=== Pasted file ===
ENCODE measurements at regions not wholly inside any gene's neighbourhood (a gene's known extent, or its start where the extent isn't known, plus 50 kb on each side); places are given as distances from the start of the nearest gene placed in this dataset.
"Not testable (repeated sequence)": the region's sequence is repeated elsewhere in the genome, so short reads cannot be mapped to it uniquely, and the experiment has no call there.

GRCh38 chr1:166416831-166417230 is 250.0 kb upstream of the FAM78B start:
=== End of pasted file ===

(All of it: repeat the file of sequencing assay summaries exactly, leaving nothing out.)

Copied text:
ENCODE measurements at regions not wholly inside any gene's neighbourhood (a gene's known extent, or its start where the extent isn't known, plus 50 kb on each side); places are given as distances from the start of the nearest gene placed in this dataset.
"Not testable (repeated sequence)": the region's sequence is repeated elsewhere in the genome, so short reads cannot be mapped to it uniquely, and the experiment has no call there.

GRCh38 chr1:166416831-166417230 is 250.0 kb upstream of the FAM78B start: